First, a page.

DAN BONSANTI — The 14 Jazz Orchestra : Cartoon Bebop (review)

DAN BONSANTI — The 14 Jazz Orchestra : Cartoon Bebop album cover Album · 2021 · Big Band Buy this album from MMA partners
3.5/5 ·
js
Dan Bonsanti is a music educator and arranger working out of the Miami area for several decades now. Since 2015 he started a big band project called The 14 Jazz Orchestra, so named for the number of musicians in the band for performances. “Cartoon Bebop” is the band’s third album, and although the album title might imply some silliness, and the band does seem to have a lot of fun, but this album is mostly really solid contemporary big band arrangements and musicianship. Usually the band relies solely on local Miami players, but due to Covid, Dan had to reach out to musicians all around the country to complete this online endeavor. Although the parts were recorded separately using remote methods, you would not be able to tell unless someone told you. All of the performances are as lively and kinetic as you would get if all the players were assembled in one room.

The opening title track gets its name from the fact that the main theme borrows from the well known Bullwinkle and Rocky cartoon theme. Oddly enough, it ends up sounding like late 70s Weather Report, which is furthered by the fact that Peter Erskine from WR supplies the drum beat and Dan used to work with Jaco in big band settings. “Got a Match” is blazing fast bebop and features a furious sax solo from Ed Calle, who throws in a few Yardbird clichés, but often recalls Randy Brecker. Misturada and Dayride have Latin flavors that fit this band well and it would have been nice if Cisco Dimas’ trumpet solo could have gone on a little longer. “Driftin”, by Herbie Hancock, sports an arrangement that is a dead ringer for Quincy Jones, and “A Day Tripper’s Blues Buffet contorts the well known Beatles melody into a Texas blues shuffle with Lindsey Blair filling in for Stevie Ray Vaughn or Billy Gibbons.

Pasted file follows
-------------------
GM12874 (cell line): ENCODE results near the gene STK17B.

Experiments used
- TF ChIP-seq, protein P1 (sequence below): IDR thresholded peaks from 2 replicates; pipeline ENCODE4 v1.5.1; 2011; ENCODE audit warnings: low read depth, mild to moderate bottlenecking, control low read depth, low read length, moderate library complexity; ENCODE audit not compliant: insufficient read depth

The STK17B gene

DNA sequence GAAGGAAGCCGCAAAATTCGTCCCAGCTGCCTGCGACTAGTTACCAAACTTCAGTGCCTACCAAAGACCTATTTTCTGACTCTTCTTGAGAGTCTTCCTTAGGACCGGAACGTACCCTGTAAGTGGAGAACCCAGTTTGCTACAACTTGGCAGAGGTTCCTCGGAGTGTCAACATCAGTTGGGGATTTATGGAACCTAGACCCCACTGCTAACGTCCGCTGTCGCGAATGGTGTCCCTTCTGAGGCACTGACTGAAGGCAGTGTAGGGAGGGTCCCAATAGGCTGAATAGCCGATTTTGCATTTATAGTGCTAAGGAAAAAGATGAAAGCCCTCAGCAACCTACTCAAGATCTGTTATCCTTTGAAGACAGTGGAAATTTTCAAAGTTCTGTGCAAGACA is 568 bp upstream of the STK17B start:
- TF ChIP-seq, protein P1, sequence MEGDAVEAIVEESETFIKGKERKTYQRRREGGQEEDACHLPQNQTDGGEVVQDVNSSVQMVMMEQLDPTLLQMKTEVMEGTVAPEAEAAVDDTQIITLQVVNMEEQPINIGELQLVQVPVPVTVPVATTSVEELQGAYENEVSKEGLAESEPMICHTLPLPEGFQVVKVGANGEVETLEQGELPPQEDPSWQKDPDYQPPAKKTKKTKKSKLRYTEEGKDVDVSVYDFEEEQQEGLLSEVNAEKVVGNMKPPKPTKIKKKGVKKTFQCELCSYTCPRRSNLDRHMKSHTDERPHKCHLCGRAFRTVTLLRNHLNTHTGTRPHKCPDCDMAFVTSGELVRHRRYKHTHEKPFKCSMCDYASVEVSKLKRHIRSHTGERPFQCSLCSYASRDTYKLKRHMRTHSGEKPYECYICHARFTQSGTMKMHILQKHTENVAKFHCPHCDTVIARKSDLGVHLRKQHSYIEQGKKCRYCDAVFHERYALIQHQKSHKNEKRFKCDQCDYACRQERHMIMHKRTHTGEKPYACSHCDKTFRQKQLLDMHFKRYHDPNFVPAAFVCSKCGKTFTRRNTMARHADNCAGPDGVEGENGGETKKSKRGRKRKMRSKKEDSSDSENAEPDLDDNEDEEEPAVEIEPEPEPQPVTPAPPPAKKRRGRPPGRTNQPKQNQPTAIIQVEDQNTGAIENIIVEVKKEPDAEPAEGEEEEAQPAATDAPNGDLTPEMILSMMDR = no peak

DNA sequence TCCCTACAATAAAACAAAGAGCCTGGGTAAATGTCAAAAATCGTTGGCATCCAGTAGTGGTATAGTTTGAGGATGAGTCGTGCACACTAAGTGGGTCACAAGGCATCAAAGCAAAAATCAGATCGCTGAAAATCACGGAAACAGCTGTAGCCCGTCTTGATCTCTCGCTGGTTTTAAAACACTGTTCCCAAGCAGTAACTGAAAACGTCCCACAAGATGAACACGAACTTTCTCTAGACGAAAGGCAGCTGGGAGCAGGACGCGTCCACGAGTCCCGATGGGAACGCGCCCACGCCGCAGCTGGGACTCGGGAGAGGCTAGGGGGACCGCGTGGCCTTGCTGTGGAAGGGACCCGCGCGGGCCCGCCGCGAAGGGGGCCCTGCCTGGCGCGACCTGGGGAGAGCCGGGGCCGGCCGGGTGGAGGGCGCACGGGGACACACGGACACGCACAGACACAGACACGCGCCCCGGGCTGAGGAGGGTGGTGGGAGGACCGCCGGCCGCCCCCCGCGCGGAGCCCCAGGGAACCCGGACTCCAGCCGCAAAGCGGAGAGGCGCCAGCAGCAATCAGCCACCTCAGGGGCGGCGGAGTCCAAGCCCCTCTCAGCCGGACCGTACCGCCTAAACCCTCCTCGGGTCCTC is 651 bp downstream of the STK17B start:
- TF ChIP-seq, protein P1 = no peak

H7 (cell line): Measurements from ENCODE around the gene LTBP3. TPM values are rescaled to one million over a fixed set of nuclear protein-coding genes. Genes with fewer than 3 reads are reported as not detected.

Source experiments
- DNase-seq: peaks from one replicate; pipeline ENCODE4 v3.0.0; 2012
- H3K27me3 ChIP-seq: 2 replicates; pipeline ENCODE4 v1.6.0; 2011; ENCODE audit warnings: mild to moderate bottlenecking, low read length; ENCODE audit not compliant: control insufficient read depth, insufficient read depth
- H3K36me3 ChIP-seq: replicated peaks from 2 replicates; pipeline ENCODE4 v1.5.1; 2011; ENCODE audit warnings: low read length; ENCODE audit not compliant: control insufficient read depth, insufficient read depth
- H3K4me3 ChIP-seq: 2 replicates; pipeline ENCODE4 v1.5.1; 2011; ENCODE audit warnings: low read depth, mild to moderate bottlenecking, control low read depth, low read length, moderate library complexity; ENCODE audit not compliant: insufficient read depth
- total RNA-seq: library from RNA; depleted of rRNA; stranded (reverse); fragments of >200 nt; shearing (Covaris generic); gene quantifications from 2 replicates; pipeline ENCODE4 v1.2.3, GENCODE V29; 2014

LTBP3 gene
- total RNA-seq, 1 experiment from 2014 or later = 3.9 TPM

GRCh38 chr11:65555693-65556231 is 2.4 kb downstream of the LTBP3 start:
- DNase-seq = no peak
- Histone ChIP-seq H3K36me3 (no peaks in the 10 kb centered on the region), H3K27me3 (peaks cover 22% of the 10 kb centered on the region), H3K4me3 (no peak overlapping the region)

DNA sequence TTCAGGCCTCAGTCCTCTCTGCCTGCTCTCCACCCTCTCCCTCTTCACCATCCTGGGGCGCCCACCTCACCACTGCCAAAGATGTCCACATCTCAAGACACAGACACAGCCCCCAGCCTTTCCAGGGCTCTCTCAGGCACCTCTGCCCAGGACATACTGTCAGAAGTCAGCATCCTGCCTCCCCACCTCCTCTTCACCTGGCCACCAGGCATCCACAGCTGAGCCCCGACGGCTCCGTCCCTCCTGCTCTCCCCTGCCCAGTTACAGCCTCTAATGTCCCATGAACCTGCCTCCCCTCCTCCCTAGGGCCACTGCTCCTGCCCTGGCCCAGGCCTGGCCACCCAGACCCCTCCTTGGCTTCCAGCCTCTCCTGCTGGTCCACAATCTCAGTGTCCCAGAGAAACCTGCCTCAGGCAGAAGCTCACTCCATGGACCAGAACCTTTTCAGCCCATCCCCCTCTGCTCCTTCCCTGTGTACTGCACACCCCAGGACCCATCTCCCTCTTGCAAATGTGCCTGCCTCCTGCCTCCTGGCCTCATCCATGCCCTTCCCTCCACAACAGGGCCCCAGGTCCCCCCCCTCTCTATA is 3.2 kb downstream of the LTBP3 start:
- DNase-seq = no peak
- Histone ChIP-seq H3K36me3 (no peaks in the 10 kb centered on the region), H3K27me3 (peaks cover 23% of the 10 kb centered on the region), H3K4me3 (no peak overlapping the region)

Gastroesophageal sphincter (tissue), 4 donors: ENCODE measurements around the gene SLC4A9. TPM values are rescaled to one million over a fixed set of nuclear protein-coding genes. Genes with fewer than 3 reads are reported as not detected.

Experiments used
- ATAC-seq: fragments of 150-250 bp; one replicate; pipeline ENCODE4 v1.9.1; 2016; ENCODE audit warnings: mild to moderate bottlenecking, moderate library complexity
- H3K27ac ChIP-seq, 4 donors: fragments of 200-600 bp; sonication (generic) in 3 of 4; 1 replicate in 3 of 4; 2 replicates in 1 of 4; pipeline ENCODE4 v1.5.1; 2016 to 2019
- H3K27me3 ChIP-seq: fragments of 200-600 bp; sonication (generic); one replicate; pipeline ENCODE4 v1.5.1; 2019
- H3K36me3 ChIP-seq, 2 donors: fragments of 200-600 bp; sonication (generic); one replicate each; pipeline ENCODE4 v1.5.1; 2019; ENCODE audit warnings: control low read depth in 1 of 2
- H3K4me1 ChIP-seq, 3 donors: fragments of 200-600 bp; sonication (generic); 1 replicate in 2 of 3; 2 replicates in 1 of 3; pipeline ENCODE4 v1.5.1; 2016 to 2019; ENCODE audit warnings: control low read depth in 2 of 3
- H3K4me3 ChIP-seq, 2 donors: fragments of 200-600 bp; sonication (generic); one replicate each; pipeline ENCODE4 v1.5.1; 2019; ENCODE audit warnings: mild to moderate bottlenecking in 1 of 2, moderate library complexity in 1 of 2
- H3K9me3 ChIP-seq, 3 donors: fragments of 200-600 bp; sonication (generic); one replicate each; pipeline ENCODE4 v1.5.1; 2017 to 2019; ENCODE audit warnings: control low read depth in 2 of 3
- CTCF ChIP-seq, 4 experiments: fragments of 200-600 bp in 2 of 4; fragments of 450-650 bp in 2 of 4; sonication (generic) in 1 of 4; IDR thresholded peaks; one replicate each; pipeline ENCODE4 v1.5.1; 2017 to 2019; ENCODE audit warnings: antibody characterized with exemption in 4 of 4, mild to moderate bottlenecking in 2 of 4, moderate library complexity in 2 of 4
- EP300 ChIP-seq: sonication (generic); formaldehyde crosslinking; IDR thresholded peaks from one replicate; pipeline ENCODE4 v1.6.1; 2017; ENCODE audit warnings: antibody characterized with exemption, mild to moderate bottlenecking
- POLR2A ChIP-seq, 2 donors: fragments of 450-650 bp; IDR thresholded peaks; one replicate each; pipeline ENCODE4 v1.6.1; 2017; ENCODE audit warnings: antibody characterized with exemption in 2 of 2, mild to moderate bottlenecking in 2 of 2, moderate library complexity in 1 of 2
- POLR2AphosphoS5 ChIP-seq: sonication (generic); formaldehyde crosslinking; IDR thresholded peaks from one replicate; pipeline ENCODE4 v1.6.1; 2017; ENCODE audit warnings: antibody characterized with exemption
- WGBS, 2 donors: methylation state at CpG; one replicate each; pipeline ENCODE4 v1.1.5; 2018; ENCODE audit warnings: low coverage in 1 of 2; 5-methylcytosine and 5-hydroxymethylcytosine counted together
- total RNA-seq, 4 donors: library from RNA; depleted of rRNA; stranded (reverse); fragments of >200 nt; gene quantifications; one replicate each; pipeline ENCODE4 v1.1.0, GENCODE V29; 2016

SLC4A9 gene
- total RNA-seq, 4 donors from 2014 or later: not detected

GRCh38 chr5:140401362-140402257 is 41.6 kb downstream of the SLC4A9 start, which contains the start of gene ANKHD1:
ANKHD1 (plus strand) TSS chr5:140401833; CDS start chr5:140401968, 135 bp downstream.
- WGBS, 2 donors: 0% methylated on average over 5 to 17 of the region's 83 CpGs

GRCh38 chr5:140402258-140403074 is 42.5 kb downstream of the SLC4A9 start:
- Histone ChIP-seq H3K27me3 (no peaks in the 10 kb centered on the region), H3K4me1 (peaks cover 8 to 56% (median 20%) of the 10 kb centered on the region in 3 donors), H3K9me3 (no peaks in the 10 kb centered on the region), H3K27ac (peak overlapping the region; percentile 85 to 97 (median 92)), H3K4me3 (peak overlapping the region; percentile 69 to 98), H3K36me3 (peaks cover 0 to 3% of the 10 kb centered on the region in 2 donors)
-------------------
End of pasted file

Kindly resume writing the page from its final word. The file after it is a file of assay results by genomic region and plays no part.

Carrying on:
Not everything on here is high energy, Bonsanti also includes a few ballads and waltzes to show off his use of tone colors that tend toward light, transparent textures, not heavy big band bombast. Of the mellower tracks, Chick Corea’s “Duende” carries dark noir sound colors and Wayme Shorter’s “Infant Eye’s” strikes an air of mystery with its exotic guitar melody. Its very impressive that Bonsanti and crew pulled off such a warm and energetic performance while recording by remote.
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